Exploration of Biocontrol Agents
Bti and Bs are the most commonly used larvicide for mosquito control. Bti has potent toxicity toward Anopheles and Aedes mosquito, but low toxicity against Culex. In contrast, Bs is the most toxic agent for Culex, but not for Aedes. Difference in activity spectra of both bacteria is due to difference in the mosquito-larvicidal proteins produced in the bacterial cells. Furthermore, variety of insecticidal proteins specific to different insects are produced in different B. thuringiensis strains. Therefore, microbial agents containing novel mosquito larvicidal proteins as well as those toxic against major insect pests should be explored. Thailand's rich biodiversity thus offers potential for this exploration.
Molecular Mechanism of Mosquito Larvicidal Toxins
We are currently studying structure-function relationships and molecular mechanism of two mosquito larvicidal toxins; Cyt toxin from Bacillus thuringiensis and binary toxin from Bacillus sphaericus. Cyt toxins (Cytolytic-endotoxins) are a group of proteins produced by some strains of Bt. These proteins have lethal activity against larvae of Dipteran insects (mosquito and black fly) in vivo. Current evidence indicates that Cyt toxins kill mosquito larvae by forming pores on the cell membrane in the larval gut. However, the detailed mechanism of this process is not clearly understood. The pore -forming mechanism and pore architecture of Cyt toxin integrated into biological membrane are under investigation in our laboratory. Another mosquito larvicidal toxin we are studying is "binary toxin". This toxin consists of two components, 42 kDa (BinA) and 51 kDa (BinB). Both proteins function together to kill mosquito larvae. BinB acts as specificity determinant by binding to a specific receptor presented on the gut cell membrane. The toxic component (BinA) then binds to BinB and the complex translocate into the cell and exert its toxicity through an unknown mechanism. We are now studying the molecular mechanism and structure-function relationships of both components. Information obtained from these investigations will be useful for engineering the protein to improve toxin potency,developing synergism with other toxins to broaden the host range, preventing or delaying the emergence of resistance or designing new immunotoxins.
Resistance Mechanism in Mosquito Larvae
Over 100,000-fold resistance to binary toxin in Culex has been found in Thailand and around the world when Bs is used continuously. Cross-resistance among different strains of Bs is also observed. The larger component of binary toxin, 51-kDa protein (BinB), binds to the mosquito larval midgut. Alteration in binding might result in loss of activity of the toxin. Currently, we are investigating the receptors (alpha -glucosidases) for the 51-kDa proteins from susceptible and resistant mosquito larvae collected in Thailand. We have found differences in binding between susceptible and resistance mosquitoes. Mutations in the alpha-glucosidase gene might therefore be responsible for the binary toxin resistance. However, more information at molecular level of the receptors is required to test this hypothesis.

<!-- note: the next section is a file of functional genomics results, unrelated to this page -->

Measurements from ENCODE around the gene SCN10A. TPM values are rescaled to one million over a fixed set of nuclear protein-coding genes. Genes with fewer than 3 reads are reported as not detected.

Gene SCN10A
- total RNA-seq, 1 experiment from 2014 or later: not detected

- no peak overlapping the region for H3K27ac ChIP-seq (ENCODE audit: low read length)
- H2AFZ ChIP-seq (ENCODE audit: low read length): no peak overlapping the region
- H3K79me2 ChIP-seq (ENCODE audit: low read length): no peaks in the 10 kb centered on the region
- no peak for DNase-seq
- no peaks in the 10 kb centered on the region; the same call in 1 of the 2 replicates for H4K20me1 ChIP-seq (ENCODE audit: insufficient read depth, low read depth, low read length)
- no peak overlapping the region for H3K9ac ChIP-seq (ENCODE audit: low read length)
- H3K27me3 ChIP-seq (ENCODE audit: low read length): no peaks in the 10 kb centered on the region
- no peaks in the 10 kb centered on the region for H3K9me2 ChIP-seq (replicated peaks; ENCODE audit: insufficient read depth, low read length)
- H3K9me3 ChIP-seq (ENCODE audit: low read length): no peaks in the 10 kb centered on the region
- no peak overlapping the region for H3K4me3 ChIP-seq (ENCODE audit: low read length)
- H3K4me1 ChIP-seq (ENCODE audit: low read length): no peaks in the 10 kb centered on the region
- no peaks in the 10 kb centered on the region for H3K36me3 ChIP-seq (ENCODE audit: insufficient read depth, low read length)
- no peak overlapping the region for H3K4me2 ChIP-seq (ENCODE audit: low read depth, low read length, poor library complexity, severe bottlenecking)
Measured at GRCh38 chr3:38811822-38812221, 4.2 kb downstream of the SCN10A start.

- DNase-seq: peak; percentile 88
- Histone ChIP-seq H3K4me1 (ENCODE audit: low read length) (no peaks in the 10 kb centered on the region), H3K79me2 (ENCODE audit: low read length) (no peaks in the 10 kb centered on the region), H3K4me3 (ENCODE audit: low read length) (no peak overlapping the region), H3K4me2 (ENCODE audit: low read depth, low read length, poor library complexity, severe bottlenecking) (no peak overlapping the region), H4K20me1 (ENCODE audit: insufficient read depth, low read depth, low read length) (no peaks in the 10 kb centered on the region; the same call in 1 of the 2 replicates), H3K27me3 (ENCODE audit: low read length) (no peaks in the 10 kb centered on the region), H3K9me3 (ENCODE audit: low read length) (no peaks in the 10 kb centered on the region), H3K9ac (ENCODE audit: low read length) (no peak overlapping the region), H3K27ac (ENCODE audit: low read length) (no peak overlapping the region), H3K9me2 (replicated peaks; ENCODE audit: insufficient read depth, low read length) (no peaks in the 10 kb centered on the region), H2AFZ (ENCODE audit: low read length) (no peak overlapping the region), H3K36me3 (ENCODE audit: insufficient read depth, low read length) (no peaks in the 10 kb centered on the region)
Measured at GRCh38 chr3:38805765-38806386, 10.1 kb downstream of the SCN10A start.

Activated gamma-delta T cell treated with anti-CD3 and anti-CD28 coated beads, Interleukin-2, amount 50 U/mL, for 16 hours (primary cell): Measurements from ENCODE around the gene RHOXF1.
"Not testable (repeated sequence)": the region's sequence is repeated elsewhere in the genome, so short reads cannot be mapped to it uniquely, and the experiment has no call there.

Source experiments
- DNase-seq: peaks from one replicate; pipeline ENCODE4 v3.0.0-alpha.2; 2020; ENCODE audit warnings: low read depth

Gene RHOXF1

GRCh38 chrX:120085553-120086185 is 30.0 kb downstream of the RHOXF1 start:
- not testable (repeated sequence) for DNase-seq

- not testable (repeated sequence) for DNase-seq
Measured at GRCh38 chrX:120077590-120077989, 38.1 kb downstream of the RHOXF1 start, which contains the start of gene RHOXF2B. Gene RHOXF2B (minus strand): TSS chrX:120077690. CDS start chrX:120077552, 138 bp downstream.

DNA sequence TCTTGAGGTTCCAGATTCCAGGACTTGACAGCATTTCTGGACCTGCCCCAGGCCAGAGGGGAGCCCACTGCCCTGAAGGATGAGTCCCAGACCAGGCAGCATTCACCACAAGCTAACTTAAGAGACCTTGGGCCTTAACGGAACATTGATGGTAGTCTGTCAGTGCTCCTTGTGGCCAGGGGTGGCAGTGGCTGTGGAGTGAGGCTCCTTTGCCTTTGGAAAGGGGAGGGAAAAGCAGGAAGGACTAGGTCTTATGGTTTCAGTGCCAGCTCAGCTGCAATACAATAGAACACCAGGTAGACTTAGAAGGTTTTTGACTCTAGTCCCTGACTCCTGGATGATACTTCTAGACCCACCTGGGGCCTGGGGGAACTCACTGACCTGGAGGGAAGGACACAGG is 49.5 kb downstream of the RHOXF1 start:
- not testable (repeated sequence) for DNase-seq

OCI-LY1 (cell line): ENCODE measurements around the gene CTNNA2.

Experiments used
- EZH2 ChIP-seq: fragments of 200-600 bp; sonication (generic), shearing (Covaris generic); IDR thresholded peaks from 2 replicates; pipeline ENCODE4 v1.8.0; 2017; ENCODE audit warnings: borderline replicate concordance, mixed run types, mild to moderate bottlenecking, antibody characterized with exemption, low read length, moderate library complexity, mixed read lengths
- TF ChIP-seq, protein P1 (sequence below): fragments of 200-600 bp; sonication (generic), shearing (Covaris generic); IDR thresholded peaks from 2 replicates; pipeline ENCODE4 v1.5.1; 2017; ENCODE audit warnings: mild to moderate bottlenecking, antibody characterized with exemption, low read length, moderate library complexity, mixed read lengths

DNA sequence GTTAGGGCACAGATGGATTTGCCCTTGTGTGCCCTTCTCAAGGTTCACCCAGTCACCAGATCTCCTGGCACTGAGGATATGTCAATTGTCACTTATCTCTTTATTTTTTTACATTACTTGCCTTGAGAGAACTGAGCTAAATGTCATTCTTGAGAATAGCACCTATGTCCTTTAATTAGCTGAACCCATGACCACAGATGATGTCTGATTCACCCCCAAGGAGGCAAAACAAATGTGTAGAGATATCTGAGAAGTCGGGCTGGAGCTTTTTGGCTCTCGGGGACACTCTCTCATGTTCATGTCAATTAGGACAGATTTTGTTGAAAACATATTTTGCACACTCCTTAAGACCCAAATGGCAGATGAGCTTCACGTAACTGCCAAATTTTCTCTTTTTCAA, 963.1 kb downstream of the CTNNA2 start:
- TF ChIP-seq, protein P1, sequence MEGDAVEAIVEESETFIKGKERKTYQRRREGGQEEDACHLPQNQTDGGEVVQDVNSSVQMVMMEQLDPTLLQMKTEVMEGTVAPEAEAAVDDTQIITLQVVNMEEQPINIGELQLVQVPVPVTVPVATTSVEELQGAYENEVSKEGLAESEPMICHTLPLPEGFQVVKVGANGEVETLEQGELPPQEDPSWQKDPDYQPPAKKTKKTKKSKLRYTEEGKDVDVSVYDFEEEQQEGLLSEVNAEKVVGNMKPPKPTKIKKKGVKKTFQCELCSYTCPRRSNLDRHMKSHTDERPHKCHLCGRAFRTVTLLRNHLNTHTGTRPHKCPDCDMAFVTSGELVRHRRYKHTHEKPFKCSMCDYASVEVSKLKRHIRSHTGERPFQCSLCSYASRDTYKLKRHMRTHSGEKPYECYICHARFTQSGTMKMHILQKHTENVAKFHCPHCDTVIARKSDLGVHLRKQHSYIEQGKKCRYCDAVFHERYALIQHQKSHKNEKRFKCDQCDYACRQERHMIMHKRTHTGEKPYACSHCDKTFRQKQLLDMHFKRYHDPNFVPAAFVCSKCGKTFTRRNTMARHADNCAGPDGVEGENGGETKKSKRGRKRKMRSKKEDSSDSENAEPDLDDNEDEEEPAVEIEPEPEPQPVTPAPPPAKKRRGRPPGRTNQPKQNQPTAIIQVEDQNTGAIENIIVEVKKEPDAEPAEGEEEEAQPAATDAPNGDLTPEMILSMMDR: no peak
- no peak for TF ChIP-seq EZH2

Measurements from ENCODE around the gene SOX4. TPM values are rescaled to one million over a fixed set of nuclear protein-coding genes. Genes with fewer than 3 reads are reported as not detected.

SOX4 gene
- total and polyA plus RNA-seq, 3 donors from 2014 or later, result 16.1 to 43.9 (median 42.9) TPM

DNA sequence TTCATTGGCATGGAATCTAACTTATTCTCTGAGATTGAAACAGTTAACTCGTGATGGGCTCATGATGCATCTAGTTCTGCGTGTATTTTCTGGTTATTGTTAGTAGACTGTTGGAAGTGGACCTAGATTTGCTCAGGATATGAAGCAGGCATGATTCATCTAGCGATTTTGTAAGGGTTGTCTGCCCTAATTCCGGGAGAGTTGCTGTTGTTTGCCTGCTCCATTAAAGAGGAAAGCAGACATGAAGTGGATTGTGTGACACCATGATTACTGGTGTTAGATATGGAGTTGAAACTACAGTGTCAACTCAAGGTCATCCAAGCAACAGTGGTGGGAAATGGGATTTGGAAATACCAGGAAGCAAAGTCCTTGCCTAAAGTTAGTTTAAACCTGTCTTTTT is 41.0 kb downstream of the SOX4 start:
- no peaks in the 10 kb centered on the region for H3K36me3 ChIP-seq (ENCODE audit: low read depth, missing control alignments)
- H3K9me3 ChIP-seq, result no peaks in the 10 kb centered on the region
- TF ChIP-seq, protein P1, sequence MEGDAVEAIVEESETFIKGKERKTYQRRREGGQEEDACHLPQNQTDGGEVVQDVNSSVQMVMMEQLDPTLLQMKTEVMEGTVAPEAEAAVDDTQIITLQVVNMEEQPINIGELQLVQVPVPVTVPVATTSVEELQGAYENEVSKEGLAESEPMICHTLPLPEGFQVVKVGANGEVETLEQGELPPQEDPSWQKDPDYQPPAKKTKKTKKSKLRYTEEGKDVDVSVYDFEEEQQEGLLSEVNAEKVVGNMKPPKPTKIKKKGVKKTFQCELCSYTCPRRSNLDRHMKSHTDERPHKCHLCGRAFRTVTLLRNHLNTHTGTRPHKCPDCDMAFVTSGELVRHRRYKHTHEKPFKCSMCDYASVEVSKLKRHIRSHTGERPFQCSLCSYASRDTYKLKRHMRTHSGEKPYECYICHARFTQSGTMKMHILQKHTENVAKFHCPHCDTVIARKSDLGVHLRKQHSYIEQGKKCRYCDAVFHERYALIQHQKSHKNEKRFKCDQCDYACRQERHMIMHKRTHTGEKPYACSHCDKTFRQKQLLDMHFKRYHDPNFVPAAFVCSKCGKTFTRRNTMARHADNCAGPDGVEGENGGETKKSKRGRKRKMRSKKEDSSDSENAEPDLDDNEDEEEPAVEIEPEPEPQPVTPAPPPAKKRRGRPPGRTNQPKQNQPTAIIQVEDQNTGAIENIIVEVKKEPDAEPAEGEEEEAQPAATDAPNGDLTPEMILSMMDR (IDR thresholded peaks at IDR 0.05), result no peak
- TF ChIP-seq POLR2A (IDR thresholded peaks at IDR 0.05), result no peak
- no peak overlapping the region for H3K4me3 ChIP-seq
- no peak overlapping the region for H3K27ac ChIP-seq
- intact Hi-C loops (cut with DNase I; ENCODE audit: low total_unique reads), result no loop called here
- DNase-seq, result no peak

Development of a host cell for production of insecticidal proteins
A gram-positive bacterium Bacillus subtilis has many beneficial features, including high capacity of protein secretion and non-pathogenicity, which allows its exploitation as a host for recombinant protein production. It offers an alternative system for protein production with cheaper cost. There are two major reasons hampering the use of B. subtilis as a cell factory; structural instability of the expression plasmid and degradation of secreted recombinant proteins by native extracellular proteases. Therefore, the expression system in B. subtilis for heterologous secretory proteins is currently setting up. The stable expression vector and B. subtilis stains with proteases deficient will be constructed.
Production of VIP3Aa for effective control of insect pests
Bacillus thuringiensis is the most extensively used biopesticide worldwide. For decades, the insecticidal activity of this bacterium is believed to associate with its ability to synthesize a group of crystal proteins, referred to as Cry and Cyt proteins. However, a group of proteins named vegetative insecticidal proteins (Vips) have been recently discovered and their essential roles in insecticidal activity of the bacterium have been proved. One of the the most active Vip protein is Vip3Aa, which is produced during vegetative stage and highly toxic against several insect species, including beet armyworm (Spodoptera exigua) and S. litura. The protein is reportedly much more toxic to S. exigua and S. litura than Cry proteins. However, application of the protein to control the insect pests is limited to an inadequate amount due to the lack of production technology. The effective expression system in B. thuringiensis is being developed in our laboratory. Our aim is to improv its expression level, stability and synergism with other insecticidal proteins.